Gamblers in Scotland’s biggest city are spending more than £200 million every year on fixed-odds betting terminals (FOBTs).
More than £500,000 is put into about 800 machines in just over 200 betting shops every day, a council study found.
Punters typically stake more than £12 on each spin on FOBTs, which are used to play roulette and other games.
Glasgow city council’s cross-party sounding board study is believed to be the first in Britain to attempt to gauge the effect that high-speed, high-stake gambling machines have on a city.
It stops short of calling for a ban on FOBTs, but recommends a new approach to regulating gaming. It urges regulators to commission detailed independent research to establish the impact of allowing casino-style gambling on the high street.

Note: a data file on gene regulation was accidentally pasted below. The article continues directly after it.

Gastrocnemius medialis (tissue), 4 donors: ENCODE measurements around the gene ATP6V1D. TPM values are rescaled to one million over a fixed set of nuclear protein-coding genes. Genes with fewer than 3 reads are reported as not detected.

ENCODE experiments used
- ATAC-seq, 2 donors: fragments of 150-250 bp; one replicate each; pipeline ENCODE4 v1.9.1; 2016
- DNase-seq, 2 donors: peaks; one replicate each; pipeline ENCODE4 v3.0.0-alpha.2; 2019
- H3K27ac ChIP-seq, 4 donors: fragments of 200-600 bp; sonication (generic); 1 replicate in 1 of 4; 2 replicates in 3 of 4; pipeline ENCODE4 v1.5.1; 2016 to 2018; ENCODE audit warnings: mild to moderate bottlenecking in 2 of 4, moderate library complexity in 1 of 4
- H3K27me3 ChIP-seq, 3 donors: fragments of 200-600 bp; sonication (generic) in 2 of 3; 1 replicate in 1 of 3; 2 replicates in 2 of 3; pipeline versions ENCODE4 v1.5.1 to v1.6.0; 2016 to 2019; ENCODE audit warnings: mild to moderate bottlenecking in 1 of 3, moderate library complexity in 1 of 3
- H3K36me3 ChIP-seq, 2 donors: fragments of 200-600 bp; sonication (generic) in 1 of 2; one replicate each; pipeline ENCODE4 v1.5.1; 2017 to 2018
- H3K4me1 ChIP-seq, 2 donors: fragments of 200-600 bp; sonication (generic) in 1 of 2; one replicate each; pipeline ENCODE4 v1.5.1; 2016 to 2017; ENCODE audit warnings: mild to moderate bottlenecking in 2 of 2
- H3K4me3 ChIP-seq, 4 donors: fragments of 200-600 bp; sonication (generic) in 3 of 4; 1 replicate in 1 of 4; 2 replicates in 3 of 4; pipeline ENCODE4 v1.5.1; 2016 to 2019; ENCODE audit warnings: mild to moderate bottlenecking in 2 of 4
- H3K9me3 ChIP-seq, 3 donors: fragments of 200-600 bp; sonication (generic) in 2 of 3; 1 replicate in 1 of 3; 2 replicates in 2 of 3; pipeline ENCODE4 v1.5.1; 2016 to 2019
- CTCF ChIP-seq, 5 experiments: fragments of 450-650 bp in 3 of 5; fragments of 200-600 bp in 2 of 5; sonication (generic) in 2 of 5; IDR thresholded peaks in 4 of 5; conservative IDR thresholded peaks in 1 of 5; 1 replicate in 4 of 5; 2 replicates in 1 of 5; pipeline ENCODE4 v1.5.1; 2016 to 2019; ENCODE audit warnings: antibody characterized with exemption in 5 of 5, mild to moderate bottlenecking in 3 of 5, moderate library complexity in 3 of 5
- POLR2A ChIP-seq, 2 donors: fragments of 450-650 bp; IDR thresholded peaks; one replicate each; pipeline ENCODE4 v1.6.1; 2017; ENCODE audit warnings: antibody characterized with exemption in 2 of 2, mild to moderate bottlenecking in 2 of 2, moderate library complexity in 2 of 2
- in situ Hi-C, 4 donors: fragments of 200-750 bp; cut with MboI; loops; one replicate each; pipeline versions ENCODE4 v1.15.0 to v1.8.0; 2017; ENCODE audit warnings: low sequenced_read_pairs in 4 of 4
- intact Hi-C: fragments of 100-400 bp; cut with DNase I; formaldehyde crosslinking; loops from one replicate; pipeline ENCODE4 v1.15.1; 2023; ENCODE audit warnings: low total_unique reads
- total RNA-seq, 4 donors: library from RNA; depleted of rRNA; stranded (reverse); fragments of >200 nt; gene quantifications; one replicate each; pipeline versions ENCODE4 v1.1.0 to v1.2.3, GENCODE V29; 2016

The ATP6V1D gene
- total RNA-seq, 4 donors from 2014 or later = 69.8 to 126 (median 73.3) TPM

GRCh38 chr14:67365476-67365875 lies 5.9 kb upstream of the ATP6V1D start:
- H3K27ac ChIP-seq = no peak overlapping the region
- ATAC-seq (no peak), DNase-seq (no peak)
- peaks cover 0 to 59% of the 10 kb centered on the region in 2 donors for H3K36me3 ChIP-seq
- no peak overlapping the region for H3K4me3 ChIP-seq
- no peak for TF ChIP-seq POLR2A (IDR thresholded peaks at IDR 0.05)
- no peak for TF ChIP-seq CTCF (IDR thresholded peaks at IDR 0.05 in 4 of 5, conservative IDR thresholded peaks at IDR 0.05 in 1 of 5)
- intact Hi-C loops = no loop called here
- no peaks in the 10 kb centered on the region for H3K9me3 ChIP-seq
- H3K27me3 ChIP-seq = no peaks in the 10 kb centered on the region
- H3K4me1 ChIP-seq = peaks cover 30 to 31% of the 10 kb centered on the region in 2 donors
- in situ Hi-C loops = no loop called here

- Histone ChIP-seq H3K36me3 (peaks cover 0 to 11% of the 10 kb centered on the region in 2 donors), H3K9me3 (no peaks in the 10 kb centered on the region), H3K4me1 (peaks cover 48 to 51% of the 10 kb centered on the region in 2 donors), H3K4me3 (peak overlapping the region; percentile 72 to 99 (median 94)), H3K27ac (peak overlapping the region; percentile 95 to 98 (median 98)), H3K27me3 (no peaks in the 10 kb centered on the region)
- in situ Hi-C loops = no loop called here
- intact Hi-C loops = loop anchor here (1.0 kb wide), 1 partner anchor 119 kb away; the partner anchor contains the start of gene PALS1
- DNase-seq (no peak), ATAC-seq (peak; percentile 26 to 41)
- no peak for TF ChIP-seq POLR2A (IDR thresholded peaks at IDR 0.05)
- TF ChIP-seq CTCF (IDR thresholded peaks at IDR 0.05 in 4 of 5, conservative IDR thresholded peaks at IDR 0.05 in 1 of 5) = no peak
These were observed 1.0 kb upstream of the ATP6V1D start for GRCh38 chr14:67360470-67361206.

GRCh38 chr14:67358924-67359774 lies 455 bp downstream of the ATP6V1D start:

Paul Rooney, who chairs the sounding board and is Glasgow’s city treasurer, said: “I’m not against gambling but the industry is regulated for a reason — to ensure that when gambling takes place in our communities it is within a safe, sustainable and responsible environment. In the case of fixed-odds betting terminals, that principle has failed.”
The machines were introduced in Britain, unregulated, early this century and were eventually classified as category B2 gambling terminals in 2005, when ministers introduced a limit of four terminals per premises.
The games do not give gamblers the opportunity to apply any degree of skill in their play, with wins and losses resting entirely on chance.
The report will go before councillors next week.
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